Stock bubble? What stock bubble?
As the Dow Jones edges closer to its October 9, 2007 closing high of 14,164, the mood on Wall Street has changed from cautious optimism to outright euphoria. Traders are now in seventh heaven as shares continue to charge upwards buoyed by weak earnings, slow growth, high unemployment, low capital investment, droopy consumer sentiment, chronic wage stagnation, widening inequality and, of course, boatloads of freshly-printed Central Bank money. The Fed’s radical monetary stimulus program, dubbed QE, has sent stocks into the stratosphere and chased the bears from downtown Manhattan. The bulls have returned to Wall Street once again, anticipating even bigger gains in 2013 . Here’s more from Bloomberg:
“International investors are the most bullish on stocks in at least 3 1/2 years, with close to two- thirds planning to raise their holdings of equities during the next six months, according to a Bloomberg survey….53 percent of respondents to the Bloomberg Global Poll also say equities will offer the highest return in the next year. That’s a 17 percentage point jump from the last poll in November and the most since the quarterly survey of investors, analysts and traders who subscribe to Bloomberg began in July 2009….
Equity market gains are expected to be widespread. More than three-in-five surveyed forecast the Standard & Poor’s 500 Index (SPX) and the MSCI Asia Pacific Index (MXAP) will be higher six months from now.” (“Investors Are Most Optimistic on Stocks in 3 1/2 Years”, Bloomberg)
Booyah, Ben Bernanke, investor class hero!
Stocks have been on a winning streak for so long, it’s hard to believe they’ll ever go down. The S&P has lunged ahead nearly 5% in the last three weeks alone, while the Dow has moved to within spitting range of its 2007 record-high as of Friday’s close. (13,896) Traders and fund managers are ecstatic, certain that 2013 will be another breakout year when the ocean of Fed-generated liquidity will converge with the torrent of capital fleeing the bond market pushing equities up, up, and away. According to USA Today “nearly $11 trillion in stock market wealth lost in the bear market has now been restored.” Money is flowing back into equities, optimism is on the rise, and Wall Street has regained its swagger. This is from CNBC:
“Market professionals, as measured by the Investors Intelligence survey of investors newsletters, are bullish by a 53.2 percent to 22.3 percent margin, the largest spread in four months. The last time the gap was this big preceded a 7 percent market drop in a month, which in turn preceded the current rally….
…The more than 470 days the market has gone without a correction – or 10 percent market drop – marks the 10th longest such streak in market history and the best run since the record 2,553 days that lasted from 1990-97. Three-quarters of the Standard & Poor’s 500 stocks are in overbought territory, according to Bespoke Investment Group.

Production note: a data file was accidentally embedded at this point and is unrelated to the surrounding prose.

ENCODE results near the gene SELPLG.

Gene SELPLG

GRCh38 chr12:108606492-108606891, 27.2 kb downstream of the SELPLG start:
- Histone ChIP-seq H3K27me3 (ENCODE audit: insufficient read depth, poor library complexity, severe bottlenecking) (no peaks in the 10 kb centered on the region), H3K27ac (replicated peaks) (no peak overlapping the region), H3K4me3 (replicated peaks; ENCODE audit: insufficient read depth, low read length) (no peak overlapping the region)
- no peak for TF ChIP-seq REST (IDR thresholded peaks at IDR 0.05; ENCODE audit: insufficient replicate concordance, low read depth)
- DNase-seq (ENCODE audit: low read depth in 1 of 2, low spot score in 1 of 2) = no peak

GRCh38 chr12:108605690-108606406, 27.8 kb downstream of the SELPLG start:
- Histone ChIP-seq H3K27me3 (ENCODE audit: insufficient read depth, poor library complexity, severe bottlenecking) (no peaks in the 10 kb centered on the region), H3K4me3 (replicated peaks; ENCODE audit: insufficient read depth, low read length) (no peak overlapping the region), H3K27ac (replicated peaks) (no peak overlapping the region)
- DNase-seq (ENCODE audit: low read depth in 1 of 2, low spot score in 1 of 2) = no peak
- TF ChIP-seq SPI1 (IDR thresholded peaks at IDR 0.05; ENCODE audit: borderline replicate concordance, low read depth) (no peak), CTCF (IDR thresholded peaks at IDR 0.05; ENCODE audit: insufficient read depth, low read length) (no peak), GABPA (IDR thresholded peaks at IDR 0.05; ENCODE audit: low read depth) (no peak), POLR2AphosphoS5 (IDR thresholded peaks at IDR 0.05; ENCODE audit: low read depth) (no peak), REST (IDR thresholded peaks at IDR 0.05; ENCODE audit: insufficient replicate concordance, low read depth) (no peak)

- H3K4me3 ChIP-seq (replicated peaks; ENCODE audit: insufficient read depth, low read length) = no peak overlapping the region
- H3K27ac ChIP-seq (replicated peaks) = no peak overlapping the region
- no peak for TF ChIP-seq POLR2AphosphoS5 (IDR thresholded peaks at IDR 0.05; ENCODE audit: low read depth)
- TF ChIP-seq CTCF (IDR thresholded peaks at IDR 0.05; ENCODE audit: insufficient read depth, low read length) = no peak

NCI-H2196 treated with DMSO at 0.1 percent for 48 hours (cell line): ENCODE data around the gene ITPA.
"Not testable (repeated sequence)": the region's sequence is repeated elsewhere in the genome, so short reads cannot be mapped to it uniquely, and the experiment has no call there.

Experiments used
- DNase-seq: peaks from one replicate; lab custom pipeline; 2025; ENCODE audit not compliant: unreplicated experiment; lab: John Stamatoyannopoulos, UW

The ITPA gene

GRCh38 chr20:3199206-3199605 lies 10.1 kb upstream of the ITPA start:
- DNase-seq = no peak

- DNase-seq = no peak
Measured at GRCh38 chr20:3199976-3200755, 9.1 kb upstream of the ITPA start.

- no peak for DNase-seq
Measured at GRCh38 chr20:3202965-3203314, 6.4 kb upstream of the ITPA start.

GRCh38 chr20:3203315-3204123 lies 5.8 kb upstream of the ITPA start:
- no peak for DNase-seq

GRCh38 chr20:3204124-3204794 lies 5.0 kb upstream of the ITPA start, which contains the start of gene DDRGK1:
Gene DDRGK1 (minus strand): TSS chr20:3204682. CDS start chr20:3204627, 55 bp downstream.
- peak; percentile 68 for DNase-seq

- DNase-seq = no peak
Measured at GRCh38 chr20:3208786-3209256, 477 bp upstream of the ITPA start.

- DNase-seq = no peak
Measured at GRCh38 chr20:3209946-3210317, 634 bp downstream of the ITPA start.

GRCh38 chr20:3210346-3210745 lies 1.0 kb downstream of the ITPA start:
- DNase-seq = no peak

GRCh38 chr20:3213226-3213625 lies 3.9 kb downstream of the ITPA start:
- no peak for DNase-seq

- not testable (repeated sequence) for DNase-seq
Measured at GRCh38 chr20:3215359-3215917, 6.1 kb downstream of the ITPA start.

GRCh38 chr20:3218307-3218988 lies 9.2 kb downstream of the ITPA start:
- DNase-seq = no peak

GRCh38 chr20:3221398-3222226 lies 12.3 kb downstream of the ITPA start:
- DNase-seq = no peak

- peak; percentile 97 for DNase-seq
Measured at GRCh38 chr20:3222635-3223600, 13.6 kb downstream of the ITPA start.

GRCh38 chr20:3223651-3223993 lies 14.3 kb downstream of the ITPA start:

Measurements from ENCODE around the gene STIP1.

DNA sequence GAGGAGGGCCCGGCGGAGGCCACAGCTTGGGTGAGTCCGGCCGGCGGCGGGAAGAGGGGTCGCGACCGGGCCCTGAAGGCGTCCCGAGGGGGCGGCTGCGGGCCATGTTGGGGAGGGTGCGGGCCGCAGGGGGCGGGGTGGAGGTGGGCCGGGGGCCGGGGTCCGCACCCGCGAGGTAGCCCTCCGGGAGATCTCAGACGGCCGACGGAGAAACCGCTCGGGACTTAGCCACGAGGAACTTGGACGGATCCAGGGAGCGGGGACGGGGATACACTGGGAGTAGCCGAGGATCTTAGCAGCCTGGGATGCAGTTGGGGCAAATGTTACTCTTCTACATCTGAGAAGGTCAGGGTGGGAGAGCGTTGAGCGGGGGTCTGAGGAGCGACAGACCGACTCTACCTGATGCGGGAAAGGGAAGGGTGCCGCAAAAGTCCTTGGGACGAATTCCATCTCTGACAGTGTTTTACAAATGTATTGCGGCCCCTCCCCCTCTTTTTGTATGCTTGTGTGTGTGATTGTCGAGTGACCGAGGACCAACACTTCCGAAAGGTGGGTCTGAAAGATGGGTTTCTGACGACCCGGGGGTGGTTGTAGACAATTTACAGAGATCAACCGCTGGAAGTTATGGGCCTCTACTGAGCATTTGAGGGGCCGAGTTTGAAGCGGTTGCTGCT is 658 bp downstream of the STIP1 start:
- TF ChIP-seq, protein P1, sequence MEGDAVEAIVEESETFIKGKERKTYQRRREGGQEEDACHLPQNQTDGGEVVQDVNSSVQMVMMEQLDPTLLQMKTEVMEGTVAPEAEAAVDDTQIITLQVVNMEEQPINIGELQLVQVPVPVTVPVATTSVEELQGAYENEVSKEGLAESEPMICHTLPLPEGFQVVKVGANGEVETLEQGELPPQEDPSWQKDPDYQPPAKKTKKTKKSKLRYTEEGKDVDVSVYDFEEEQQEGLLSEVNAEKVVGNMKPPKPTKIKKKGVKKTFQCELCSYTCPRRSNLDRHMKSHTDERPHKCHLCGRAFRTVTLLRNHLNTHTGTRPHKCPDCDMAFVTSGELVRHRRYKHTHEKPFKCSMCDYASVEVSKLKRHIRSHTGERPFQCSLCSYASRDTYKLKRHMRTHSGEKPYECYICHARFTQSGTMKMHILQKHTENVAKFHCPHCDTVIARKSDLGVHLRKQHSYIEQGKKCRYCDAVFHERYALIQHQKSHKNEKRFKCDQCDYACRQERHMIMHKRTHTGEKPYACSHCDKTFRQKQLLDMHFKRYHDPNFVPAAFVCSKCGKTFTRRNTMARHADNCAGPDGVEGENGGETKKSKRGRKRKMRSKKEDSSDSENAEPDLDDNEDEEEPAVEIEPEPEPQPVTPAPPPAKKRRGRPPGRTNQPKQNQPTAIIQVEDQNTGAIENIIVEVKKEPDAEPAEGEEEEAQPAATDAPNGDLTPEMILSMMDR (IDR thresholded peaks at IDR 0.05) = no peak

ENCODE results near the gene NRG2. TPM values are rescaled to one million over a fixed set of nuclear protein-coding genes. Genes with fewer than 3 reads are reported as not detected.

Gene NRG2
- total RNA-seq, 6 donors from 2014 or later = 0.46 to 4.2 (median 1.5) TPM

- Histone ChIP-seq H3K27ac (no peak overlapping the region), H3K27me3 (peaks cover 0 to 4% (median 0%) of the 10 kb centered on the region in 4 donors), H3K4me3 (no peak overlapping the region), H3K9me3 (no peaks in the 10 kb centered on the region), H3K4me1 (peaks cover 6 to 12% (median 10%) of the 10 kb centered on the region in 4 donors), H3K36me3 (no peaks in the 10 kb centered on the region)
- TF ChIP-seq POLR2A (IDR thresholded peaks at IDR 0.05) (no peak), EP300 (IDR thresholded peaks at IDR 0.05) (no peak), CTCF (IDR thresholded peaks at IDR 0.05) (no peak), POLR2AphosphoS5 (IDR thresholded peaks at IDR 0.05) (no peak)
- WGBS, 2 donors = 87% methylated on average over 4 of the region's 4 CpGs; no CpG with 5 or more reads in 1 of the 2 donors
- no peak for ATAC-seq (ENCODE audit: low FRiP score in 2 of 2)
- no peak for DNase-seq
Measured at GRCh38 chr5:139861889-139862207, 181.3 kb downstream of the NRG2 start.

“If the market keeps moving higher, not worrying about anything, it’s going to be difficult for the bulls,” said Quincy Krosby, chief market strategist at Prudential Annuity. “The market’s not climbing a wall of worry – it’s not worrying about anything. Typically when that happens something will come along to pull it back.” (“Bears on the Brink: ‘I Can’t Fight It Anymore'”, CNBC)
Krosby’s just a worrywart. What does he know? This market is headed for the moon. Nothing’s going to stop this juggernaut. The Dow’s probably going to cross 30,000 before it even takes a breather. Hasn’t Krosby been reading the New York Times lately? Things are so bright, they need sunglasses! This is from the NYT:
“Americans seem to be falling in love with stocks again. Millions of people all but abandoned the market after the 2008 financial crisis, but now individual investors are pouring more money than they have in years into stock mutual funds. The flood, prompted by fading economic threats and better news on housing and jobs, has helped propel the broad market to within striking distance of its highest nominal level ever.
“You’ve got a real sea change in investor outlook,” said Andrew Wilkinson, the chief economic strategist at Miller Tabak Associates…
As the fog of crisis has cleared, investors have more clearly focused on the cascade of good economic data pointing to a growing housing market, shrinking unemployment and corporate earnings that were stronger than expected.” (“As Worries Ebb, Small Investors Propel Markets”, New York Times)
It all sounds so rosy, doesn’t it? And if you can’t trust the paper of record, then who can you trust? It’s not like they’ve ever lied about anything before, right–like mobile weapons labs, or imaginary WMD or anything like that? It’s too bad the Gray Lady’s story doesn’t square with what we’ve been reading in the Associated Press. There appears to be a slight discrepancy in their analysis. See if you can see the difference.
“Defying decades of investment history, ordinary Americans are selling stocks for a fifth year in a row. The selling has not let up despite unprecedented measures by the Federal Reserve to persuade people to buy and the come-hither allure of a levitating market. Stock prices have doubled from March 2009, their low point during the Great Recession.
It’s the first time ordinary folks have sold during a sustained bull market since relevant records were first kept during World War II, an examination by The Associated Press has found. The AP analyzed money flowing into and out of stock funds of all kinds, including relatively new exchange-traded funds, which investors like because of their low fees.